“We prevented him from voting for Trump, and he wrote [on his ballot] Steph Curry [the NBA star]. I don’t know what’s going to happen in the next election, especially if it’s Bernie [Sanders] or Elizabeth Warren [as the Democratic candidate],” Weiss said. “I think a lot of Jews could be writing in Steph Curry.”

Weiss said while she supports Trump’s relocation of the U.S. Embassy in Israel from Tel Aviv to Jerusalem, his scuttling of the Iran nuclear deal and his recognition of Israeli control over the Golan Heights, Trump’s disregard for civil discourse has had a poisonous effect on the country.

Yet, Bari Weiss calls Congresswoman, and U.S. Army major, Tulsi Gabbardan Assad toady [language warning].” On camera, she spelled it “t-o-a-d-i-e” when asking for someone to look up the meaning, after Joe Rogan asked her what she meant. In the book, she goes with -y, and offers precious little justification beyond the vague hand-waving she offered on air. Of course, this is perfectly acceptable in the Democrat media complex bubble, as the New York Times and CNN proved together in the lead-up to the October Democratic Presidential primary debate sponsored by CNN.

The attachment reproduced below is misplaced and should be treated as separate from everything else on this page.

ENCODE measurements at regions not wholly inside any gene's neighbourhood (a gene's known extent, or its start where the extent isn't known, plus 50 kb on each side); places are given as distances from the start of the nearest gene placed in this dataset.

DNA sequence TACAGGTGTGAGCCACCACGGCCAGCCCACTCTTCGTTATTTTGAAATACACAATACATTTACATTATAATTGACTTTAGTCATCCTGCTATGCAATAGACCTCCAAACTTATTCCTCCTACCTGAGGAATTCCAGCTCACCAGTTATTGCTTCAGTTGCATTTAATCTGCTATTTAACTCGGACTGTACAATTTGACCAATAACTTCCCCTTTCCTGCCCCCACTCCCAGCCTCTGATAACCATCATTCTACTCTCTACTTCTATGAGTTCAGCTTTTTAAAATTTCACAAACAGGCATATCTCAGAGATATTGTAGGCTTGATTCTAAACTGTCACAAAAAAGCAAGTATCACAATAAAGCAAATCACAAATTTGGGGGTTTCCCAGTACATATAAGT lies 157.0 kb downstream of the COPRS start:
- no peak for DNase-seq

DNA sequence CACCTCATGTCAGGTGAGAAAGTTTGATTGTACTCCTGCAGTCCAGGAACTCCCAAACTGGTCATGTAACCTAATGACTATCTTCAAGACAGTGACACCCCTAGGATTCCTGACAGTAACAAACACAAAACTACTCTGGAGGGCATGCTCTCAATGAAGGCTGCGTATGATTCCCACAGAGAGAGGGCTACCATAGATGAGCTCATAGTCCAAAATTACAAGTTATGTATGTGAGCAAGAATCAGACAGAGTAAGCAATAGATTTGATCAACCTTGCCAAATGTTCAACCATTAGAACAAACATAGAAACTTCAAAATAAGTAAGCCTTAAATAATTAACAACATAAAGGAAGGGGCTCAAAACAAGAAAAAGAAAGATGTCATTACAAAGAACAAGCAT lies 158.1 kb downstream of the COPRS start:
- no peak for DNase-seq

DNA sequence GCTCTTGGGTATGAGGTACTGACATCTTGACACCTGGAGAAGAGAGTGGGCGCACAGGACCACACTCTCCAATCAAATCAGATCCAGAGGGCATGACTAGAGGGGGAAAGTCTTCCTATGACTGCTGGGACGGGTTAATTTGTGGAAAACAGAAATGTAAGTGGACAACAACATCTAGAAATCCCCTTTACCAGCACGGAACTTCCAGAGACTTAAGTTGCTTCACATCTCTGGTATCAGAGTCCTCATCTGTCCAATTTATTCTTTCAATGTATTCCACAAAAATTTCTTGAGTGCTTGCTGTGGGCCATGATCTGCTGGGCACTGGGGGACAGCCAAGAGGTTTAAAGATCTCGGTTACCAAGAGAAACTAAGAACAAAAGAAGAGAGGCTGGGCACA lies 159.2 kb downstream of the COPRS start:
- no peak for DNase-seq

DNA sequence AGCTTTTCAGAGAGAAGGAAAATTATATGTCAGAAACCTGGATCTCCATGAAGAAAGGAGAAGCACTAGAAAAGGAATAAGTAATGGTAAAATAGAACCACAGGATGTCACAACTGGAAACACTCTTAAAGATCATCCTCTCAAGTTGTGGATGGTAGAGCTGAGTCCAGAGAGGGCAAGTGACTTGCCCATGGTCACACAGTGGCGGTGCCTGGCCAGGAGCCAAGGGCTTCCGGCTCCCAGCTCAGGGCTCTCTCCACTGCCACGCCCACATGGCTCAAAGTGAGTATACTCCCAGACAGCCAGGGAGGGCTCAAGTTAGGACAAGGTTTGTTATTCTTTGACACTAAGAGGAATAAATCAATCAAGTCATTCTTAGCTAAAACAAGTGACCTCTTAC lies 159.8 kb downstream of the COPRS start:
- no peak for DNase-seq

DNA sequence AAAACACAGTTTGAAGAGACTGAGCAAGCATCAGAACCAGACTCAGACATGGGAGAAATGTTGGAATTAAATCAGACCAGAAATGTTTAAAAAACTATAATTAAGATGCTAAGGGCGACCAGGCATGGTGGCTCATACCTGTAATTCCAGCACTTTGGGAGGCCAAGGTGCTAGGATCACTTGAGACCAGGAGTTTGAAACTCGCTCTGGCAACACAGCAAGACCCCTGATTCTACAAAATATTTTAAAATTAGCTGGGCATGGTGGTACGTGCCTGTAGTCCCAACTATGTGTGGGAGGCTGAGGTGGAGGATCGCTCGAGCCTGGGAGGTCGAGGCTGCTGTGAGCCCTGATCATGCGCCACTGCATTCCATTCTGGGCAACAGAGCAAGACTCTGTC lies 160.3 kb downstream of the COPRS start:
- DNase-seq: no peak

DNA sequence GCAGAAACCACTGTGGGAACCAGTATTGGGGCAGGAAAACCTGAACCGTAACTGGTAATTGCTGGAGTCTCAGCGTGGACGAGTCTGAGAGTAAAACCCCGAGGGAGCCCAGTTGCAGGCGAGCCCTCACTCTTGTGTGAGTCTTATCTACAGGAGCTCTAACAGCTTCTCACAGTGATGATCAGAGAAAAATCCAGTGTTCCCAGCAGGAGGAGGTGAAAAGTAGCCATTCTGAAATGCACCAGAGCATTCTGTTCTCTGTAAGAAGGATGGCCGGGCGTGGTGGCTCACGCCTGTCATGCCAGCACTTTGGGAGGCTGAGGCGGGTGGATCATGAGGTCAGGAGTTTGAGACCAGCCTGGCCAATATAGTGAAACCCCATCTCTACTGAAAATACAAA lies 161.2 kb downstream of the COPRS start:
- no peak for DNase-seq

Oh, and many Ricochet readers and me? When I had just finished reading How to Fight Anti-Semitism, I mentioned it to a friend. He expressed interest and I handed him the book copy, brand new from the library, only ever read by me. He opened it towards the middle and this is what he read:

When the president of the party of Lincoln praises Robert E. Lee as a “great general,” they hear the whistle. When the president talks not about patriotism but about nationalism, they hear the whistle. When he denigrates immigrants and declares “America first,” they hear the whistle loud and clear. [p.63]

“Dog whistles!? She’s going with dog whistles?” he exclaimed derisively, snapping the book shut and thrusting it back to me. I could not disagree.

In the end, Bari Weiss may be in the position of the young stock-trader woman after the 1984 election. The woman was completely unashamed to tell a news periodical that she was so thankful that President Reagan was so far ahead in the polls because that let her vote for Mondale to feel good about herself. Weiss, her sisters, and mother can gang up on her father again, and maybe even join him in voting for some socially acceptable sports figure, safe in the knowledge that the object of her fear and loathing will secure real safety for another few years. At the same time, it may be up to us to pick up the pieces of a political culture that she and her fellow leftists and TruCon lapdogs, not we, helped imperil, as both Peter Robinson and Kimberly Strassel explain.